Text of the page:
A reference of Louisiana Eviction Laws, and steps of the Louisiana eviction process for landlords and renters, updated 2021.
- What are the reasons that landlords can evict tenants under Louisiana eviction laws?
- Non-payment of rent (Title XI CCP 4701).
- Non-compliance with the lease agreement (Title XI CCP 4701).
- Tenant remains in possession of the dwelling unit after the occupancy period without the landlord’s permission (Title XI CCP 2728).
- What notice do Louisiana eviction laws require that landlords provide tenants before starting the eviction process?
- For evictions in Louisiana based on non-payment of rent, the landlord must give a 5-day notice to the tenant. (Title XI CCP 4701).
- For evictions based on non-compliance of the lease agreement, the landlord must give a 5-day notice to the tenant. (Title XI CCP 4701).
- For evictions based on a holdover tenancy, the notice the landlord must provide is based on the term of the tenancy. For a month-to-month lease, the landlord must provide a 10-day notice to the tenant. For a week-to-week lease, the landlord must provide a 5-day notice to the tenant. If the lease is for longer than a month, a 30-day notice is required. If the lease is less than a week, a notice of any time prior to the end of the period is required. (Title XI CCP 2728).
- Do Louisiana eviction laws allow landlords to use “self-help eviction” methods, such as locking a tenant out of the rental unit or shutting off the utilities?
- No. Louisiana law prohibits landlords from using self-help measures. The court can award damages to the tenant if the landlord resorts to these measures.
Louisiana Eviction Process: Step-by-Step
- Serve the Eviction Notice. The landlord must provide the tenant with the appropriate eviction notice within the appropriate time frame.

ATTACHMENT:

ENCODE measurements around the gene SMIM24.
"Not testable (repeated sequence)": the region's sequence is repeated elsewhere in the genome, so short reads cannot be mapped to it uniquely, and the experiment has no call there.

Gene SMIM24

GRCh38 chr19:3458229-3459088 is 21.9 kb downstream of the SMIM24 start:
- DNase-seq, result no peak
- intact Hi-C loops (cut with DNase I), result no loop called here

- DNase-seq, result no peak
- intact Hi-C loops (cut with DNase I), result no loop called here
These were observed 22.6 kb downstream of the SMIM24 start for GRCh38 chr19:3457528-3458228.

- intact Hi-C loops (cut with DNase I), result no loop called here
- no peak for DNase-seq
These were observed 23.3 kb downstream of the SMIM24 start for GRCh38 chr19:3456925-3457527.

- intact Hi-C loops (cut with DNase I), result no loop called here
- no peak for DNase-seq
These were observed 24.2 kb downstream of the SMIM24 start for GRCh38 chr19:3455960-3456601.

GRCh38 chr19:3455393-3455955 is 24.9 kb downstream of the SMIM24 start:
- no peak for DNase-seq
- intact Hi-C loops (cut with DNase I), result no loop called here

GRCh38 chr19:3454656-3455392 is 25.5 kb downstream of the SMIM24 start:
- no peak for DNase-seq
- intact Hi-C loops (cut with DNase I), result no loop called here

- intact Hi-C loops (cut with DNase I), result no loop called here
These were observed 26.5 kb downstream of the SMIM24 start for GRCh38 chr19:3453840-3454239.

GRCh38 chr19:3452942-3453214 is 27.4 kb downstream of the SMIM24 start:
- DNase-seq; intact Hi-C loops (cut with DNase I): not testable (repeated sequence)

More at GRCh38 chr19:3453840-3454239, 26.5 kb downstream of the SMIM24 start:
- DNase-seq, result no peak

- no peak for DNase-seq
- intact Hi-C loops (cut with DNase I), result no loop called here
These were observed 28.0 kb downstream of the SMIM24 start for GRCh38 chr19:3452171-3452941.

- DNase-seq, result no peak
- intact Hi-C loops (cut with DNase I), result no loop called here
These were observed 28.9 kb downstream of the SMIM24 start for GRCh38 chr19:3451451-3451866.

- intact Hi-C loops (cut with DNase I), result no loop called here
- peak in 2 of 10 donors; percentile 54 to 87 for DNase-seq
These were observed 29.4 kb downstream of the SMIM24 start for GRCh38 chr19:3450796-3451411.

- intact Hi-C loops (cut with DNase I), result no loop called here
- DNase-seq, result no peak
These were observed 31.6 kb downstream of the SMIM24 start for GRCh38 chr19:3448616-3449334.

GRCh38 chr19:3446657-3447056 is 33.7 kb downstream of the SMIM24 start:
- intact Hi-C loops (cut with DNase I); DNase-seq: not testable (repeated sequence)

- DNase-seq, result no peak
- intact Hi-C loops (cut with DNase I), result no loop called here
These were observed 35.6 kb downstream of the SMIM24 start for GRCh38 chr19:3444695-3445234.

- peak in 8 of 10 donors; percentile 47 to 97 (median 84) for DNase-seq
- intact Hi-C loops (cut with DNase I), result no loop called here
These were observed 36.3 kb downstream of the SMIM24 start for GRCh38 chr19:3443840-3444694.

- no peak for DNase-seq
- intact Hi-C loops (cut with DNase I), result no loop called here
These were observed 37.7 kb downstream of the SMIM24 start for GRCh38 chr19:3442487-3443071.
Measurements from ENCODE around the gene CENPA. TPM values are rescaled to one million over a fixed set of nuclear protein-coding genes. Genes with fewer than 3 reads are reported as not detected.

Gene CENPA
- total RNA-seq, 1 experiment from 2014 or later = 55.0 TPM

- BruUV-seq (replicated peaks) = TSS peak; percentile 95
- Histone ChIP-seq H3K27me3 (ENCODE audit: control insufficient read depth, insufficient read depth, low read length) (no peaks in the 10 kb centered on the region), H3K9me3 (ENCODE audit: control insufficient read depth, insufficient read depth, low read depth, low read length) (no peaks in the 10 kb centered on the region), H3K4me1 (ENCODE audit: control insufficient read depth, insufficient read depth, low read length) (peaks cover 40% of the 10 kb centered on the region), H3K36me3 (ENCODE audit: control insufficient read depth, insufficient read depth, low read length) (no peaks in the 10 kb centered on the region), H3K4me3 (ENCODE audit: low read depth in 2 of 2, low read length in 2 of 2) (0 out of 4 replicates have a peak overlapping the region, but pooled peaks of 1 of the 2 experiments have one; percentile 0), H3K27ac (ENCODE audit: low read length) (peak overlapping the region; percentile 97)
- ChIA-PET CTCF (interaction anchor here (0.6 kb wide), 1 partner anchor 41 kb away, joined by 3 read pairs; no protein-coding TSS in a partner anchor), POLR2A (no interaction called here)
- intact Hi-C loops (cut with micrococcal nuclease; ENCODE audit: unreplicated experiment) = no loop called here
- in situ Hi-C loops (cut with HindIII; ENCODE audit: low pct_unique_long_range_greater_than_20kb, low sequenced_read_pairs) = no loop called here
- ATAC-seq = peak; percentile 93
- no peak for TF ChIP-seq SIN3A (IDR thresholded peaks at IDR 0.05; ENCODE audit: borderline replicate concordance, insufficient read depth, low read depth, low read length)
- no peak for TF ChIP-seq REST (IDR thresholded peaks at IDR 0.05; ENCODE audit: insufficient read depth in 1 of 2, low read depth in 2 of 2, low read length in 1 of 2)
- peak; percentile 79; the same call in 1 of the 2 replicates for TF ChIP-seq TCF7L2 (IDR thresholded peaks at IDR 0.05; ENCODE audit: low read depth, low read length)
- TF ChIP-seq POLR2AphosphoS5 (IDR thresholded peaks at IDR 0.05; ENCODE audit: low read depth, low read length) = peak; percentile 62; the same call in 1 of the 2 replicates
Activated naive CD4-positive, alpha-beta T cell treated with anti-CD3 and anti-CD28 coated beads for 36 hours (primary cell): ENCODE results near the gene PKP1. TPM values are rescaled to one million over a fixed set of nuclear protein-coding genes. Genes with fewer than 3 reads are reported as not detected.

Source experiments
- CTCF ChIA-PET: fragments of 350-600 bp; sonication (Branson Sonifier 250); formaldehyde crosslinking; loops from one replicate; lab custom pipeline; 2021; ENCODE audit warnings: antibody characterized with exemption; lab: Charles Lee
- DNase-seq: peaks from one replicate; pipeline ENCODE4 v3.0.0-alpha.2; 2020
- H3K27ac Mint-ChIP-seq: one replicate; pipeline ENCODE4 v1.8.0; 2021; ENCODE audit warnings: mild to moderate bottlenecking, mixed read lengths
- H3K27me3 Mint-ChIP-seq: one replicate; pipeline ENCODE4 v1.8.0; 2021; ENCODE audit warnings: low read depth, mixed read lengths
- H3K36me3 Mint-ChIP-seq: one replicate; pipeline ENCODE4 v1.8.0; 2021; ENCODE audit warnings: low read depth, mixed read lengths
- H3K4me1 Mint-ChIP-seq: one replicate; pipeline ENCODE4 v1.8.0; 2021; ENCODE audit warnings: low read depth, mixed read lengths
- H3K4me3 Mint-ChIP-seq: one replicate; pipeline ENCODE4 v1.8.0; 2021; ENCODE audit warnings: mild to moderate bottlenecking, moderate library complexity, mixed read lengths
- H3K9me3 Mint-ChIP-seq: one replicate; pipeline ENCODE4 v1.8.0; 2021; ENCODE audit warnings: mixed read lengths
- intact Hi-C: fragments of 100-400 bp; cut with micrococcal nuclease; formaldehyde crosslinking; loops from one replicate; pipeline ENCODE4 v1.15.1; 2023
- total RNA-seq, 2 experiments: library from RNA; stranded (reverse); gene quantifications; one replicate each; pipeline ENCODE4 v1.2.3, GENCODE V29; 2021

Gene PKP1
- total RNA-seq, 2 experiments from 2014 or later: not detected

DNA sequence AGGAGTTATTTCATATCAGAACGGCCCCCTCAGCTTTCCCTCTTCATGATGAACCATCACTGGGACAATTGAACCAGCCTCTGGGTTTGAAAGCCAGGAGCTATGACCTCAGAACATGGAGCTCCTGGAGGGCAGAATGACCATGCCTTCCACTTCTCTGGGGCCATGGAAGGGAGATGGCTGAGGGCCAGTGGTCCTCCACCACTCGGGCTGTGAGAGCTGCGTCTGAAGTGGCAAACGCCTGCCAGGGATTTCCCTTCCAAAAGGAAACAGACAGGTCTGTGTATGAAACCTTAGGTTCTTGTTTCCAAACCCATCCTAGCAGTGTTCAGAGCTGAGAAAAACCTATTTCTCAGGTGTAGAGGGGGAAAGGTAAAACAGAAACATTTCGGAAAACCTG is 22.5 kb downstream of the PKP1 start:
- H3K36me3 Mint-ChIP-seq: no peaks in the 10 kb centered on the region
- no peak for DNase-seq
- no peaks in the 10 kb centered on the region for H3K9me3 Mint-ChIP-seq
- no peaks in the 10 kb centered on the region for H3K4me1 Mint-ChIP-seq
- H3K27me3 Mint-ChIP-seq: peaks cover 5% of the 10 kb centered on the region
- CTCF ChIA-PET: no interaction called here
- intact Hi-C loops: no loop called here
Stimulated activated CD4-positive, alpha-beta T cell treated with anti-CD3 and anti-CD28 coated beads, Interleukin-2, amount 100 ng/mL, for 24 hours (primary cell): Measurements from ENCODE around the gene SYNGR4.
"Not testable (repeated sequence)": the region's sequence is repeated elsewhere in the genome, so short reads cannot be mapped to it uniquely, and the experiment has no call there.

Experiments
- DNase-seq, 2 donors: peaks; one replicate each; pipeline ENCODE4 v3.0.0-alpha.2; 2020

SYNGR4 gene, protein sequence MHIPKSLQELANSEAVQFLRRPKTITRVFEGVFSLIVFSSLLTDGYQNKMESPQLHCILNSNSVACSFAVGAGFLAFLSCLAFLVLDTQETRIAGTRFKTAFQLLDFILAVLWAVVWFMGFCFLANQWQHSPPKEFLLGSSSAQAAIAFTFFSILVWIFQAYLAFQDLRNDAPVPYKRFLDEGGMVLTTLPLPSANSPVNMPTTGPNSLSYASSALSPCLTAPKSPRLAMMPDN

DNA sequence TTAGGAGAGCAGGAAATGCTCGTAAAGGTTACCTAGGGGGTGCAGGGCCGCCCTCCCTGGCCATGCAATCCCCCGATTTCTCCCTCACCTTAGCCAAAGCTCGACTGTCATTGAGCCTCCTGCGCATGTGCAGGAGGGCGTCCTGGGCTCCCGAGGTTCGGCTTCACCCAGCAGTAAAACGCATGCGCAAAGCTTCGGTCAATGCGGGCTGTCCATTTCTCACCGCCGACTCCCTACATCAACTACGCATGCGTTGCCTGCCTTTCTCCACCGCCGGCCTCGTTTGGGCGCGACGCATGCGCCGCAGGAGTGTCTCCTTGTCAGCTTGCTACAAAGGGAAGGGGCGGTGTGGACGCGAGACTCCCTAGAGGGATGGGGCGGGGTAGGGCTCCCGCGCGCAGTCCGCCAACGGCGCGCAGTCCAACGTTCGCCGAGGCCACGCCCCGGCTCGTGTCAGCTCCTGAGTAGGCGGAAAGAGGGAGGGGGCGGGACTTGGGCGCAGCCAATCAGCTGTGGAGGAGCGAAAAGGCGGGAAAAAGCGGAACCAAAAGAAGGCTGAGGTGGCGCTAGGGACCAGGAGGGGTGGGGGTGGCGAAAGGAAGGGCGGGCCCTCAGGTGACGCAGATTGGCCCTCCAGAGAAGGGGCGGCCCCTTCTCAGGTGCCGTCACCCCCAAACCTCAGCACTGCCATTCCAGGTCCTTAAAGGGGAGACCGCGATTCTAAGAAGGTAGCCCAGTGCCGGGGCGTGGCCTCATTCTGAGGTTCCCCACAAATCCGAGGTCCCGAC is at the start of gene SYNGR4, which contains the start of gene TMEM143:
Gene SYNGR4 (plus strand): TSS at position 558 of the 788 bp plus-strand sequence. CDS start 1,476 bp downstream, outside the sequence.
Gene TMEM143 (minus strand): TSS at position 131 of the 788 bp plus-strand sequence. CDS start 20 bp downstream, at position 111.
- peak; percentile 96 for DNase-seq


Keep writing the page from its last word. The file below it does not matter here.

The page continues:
- File Legal Paperwork. If the tenant does not leave the property by the deadline included in the eviction notice, the landlord can seek judicial relief. The official eviction process in Louisiana begins with the filing of a petition that sets out the reason why the landlord is seeking an eviction. The landlord must also complete a Soldier’s/Sailor’s Affidavit that states whether the tenant is in the military or a sailor.
- Prepare an Order to Show Cause. The court prepares an order to show cause that provides the date and time of the hearing when the landlord and tenant should appear to resolve the case.
- Serve the Tenant. The constable serves the tenant with legal documents.
- Attend Court Hearing or Seek Default Judgment. If the tenant does not appear at the court hearing, the landlord can seek a default judgment from the court. If the tenant does appear at the designated hearing, the landlord and tenant present their case to the court. If the court rules in favor of the landlord, it issues a Judgment for Eviction.
- Request a Warrant for Possession. If the tenant still has not vacated the property at this point, the landlord can ask that the court issue a Warrant for Possession. This gives the constable the legal authority to physically remove the tenant from the rental property, in compliance with Louisiana eviction laws.